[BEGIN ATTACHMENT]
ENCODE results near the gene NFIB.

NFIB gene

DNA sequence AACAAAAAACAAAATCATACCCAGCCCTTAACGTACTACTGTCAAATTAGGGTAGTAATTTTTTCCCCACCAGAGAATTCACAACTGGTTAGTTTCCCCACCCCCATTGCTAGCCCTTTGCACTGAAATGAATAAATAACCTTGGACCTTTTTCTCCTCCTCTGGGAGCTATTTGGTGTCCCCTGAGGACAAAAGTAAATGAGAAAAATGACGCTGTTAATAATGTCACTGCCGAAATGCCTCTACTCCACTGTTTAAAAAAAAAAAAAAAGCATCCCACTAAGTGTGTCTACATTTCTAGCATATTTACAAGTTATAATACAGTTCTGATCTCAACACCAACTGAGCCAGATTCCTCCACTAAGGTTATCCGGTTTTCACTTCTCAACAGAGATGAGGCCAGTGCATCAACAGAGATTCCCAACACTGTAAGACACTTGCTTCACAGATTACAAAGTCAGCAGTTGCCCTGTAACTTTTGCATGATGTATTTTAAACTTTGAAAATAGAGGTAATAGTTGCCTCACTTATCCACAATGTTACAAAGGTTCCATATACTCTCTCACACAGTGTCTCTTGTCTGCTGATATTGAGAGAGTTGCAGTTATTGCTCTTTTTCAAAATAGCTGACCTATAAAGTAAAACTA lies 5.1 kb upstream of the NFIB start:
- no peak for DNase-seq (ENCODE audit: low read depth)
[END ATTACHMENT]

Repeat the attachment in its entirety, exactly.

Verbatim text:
ENCODE results near the gene NFIB.

NFIB gene

DNA sequence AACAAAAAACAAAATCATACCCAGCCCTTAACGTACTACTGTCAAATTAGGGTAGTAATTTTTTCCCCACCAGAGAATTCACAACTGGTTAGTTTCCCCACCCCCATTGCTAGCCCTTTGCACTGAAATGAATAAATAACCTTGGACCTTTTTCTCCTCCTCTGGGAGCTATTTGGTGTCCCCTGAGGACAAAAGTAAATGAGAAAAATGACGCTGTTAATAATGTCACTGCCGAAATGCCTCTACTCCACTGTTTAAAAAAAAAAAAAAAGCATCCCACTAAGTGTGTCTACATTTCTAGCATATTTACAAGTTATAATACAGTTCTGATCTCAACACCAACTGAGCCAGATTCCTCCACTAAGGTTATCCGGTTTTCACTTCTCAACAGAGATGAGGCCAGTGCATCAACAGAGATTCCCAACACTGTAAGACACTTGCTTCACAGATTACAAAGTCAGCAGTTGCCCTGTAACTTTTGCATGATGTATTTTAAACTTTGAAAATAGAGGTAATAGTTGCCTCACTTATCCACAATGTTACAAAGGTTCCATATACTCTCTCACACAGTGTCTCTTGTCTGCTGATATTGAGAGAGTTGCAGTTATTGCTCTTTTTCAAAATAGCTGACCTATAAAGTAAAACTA lies 5.1 kb upstream of the NFIB start:
- no peak for DNase-seq (ENCODE audit: low read depth)